Doing versus Being

Article by: Bridgehaven Team

“The Spirit of the Father and the Son would never be interested in merely empowering us to “do good.” His desire (which is the desire of the Father and the Son) is to bring us to such a hearty enjoyment of God through Christ that we delight to know him, that we delight in all his ways, and that therefore we want to do as he wants and we hate the thought of ever grieving him.”[1] 

We sometimes get caught up in doing, doing, doing. Doing things for God can have a very noble sound to it and quite honestly there is much about it that is true. James says that faith without works is dead and cannot save us. However, we have read into this a slight deviation from what he meant. Often (too often) we read this to mean that our works are foundational to our whole life or to our acceptance before God. It’s as if, we think, God is disappointed in us because we keep falling back into the old ways, so we need to get it together and do more to make him happy. After all, we want to pull our weight, right? But, if that is true then when are we ever done in our doing? The idea of doing good in order to keep God pleased is tiring to think about. 

Doing “good” has a nice ring to it, which makes it mistakenly attractive. We ask ourselves what ought we do as followers of Christ but we attach it’s meaning to our acceptance into his family. We must earn our way, prove our love, or work ourselves out from under the rock of shame that we’ve placed ourselves. That is a road toward desperation.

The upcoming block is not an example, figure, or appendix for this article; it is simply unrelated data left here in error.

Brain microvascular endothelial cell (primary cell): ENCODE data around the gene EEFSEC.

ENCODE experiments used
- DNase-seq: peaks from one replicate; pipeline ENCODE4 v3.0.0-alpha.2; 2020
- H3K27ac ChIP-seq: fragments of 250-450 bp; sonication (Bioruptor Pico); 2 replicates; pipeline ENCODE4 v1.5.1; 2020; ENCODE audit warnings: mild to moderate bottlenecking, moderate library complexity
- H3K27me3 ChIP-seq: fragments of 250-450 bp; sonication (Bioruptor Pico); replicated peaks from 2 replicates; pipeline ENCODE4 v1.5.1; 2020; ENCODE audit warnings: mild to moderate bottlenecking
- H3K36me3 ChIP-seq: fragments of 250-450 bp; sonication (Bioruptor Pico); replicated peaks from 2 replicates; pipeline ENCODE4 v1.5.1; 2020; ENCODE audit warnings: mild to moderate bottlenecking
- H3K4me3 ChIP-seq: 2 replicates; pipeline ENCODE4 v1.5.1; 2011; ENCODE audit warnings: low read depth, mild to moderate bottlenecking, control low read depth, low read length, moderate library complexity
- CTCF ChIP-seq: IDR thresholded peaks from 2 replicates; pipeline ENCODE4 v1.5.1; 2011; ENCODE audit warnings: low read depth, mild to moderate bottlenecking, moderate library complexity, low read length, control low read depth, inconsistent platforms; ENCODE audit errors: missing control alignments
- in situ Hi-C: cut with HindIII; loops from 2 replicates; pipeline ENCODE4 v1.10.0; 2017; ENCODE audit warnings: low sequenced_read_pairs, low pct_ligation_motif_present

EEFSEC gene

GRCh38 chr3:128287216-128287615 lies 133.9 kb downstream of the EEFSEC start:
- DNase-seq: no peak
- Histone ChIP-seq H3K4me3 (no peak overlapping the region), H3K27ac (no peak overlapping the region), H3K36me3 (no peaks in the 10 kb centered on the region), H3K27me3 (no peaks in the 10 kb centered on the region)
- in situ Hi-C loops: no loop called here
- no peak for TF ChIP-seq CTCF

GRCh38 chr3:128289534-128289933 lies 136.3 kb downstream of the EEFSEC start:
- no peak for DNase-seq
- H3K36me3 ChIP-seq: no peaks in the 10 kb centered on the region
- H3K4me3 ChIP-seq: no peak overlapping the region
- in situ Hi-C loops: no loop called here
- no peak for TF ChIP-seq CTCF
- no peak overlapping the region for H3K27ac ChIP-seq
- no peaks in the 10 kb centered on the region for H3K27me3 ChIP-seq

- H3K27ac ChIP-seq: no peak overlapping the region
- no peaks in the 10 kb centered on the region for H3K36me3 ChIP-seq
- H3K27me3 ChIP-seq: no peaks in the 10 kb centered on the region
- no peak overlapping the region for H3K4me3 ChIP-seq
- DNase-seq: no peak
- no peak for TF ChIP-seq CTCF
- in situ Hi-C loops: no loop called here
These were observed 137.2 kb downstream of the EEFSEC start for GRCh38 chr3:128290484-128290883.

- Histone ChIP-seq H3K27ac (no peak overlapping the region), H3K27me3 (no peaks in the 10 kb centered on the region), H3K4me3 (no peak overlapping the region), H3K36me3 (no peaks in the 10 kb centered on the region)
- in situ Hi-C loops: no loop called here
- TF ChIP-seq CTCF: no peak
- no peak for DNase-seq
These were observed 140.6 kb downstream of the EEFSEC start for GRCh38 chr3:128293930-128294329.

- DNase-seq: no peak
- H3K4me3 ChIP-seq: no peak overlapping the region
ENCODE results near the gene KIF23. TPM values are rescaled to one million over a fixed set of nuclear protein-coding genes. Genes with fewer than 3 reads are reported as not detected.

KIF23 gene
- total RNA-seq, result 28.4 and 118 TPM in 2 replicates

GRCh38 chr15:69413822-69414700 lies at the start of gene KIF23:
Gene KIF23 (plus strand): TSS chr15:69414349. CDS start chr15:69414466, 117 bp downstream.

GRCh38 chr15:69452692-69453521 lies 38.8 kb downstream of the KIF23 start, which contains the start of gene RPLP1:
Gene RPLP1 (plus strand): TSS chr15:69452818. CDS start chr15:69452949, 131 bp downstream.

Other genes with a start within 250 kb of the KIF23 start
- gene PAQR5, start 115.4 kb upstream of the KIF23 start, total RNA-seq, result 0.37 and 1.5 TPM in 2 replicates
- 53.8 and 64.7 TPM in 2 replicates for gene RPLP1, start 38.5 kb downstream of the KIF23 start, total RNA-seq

Personally I think it much more motivating and freeing to think about his enduring love and delight in his children. In Christ he has already accepted us. I don’t have to behave because he may get mad. Instead his delight in me frees me up to enjoy him and his remarkable goodness. It is his goodness that motivates me to serve him, not his disappointment if I don’t. Living a life to earn his favor leads toward legalistic slavery. Experiencing his grace moves me to delight in his ways, doing what he wants and serving him with eagerness. Paul reminds us in Galatians 5:1 that it was for freedom that Christ set us free.

I wonder what our lives would be like if we approached God with that restful freedom. If our worship was a delight and our relationships were an overflow of that relationship with God. Where would our shame be? Would we struggle with forgiveness the same way? Could we get through depression, anxiety or mourning? Would this richness of relationship with God allow us the remarkable freedom to live outside of ourselves?

Certainly it will not take our struggles away. Jesus told us that we will always have trouble in this world, but it would provide remarkable perspective on how we’re suffering.

Yes, a hearty delight in God is a greater motivation for “doing good.” As the Psalmist writes, “I delight to do your will, O my God: your law is within my heart.” 


[1] Reeves, Michael (2012-07-03). Delighting in the Trinity: An Introduction to the Christian Faith (pp. 101-102). InterVarsity Press. Kindle Edition.